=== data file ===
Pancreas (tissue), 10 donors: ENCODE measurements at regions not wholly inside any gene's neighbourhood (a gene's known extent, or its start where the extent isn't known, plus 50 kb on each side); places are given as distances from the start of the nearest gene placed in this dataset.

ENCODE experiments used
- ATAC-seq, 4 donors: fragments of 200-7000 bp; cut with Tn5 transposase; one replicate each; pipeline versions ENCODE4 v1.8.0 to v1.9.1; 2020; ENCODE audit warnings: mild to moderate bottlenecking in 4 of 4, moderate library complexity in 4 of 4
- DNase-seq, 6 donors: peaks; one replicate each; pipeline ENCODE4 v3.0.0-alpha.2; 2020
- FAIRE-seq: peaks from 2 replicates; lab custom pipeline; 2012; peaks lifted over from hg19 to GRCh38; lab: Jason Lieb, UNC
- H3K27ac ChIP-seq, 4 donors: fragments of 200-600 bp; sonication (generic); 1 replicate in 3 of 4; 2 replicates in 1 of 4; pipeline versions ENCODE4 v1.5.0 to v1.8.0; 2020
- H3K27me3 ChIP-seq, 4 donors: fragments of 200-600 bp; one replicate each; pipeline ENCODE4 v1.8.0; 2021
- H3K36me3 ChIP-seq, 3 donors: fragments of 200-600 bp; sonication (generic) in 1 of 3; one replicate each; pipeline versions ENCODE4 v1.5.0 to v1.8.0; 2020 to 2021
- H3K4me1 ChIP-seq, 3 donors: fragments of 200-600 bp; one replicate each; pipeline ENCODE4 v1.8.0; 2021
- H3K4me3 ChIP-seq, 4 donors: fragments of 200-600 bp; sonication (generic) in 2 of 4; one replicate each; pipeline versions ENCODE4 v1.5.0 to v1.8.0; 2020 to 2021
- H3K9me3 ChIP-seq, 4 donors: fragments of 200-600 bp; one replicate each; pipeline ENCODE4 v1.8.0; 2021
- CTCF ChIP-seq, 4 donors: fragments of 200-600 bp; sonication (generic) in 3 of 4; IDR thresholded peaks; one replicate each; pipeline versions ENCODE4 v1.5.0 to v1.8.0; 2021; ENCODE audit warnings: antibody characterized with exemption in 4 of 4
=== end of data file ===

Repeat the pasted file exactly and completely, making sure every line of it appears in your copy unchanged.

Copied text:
Pancreas (tissue), 10 donors: ENCODE measurements at regions not wholly inside any gene's neighbourhood (a gene's known extent, or its start where the extent isn't known, plus 50 kb on each side); places are given as distances from the start of the nearest gene placed in this dataset.

ENCODE experiments used
- ATAC-seq, 4 donors: fragments of 200-7000 bp; cut with Tn5 transposase; one replicate each; pipeline versions ENCODE4 v1.8.0 to v1.9.1; 2020; ENCODE audit warnings: mild to moderate bottlenecking in 4 of 4, moderate library complexity in 4 of 4
- DNase-seq, 6 donors: peaks; one replicate each; pipeline ENCODE4 v3.0.0-alpha.2; 2020
- FAIRE-seq: peaks from 2 replicates; lab custom pipeline; 2012; peaks lifted over from hg19 to GRCh38; lab: Jason Lieb, UNC
- H3K27ac ChIP-seq, 4 donors: fragments of 200-600 bp; sonication (generic); 1 replicate in 3 of 4; 2 replicates in 1 of 4; pipeline versions ENCODE4 v1.5.0 to v1.8.0; 2020
- H3K27me3 ChIP-seq, 4 donors: fragments of 200-600 bp; one replicate each; pipeline ENCODE4 v1.8.0; 2021
- H3K36me3 ChIP-seq, 3 donors: fragments of 200-600 bp; sonication (generic) in 1 of 3; one replicate each; pipeline versions ENCODE4 v1.5.0 to v1.8.0; 2020 to 2021
- H3K4me1 ChIP-seq, 3 donors: fragments of 200-600 bp; one replicate each; pipeline ENCODE4 v1.8.0; 2021
- H3K4me3 ChIP-seq, 4 donors: fragments of 200-600 bp; sonication (generic) in 2 of 4; one replicate each; pipeline versions ENCODE4 v1.5.0 to v1.8.0; 2020 to 2021
- H3K9me3 ChIP-seq, 4 donors: fragments of 200-600 bp; one replicate each; pipeline ENCODE4 v1.8.0; 2021
- CTCF ChIP-seq, 4 donors: fragments of 200-600 bp; sonication (generic) in 3 of 4; IDR thresholded peaks; one replicate each; pipeline versions ENCODE4 v1.5.0 to v1.8.0; 2021; ENCODE audit warnings: antibody characterized with exemption in 4 of 4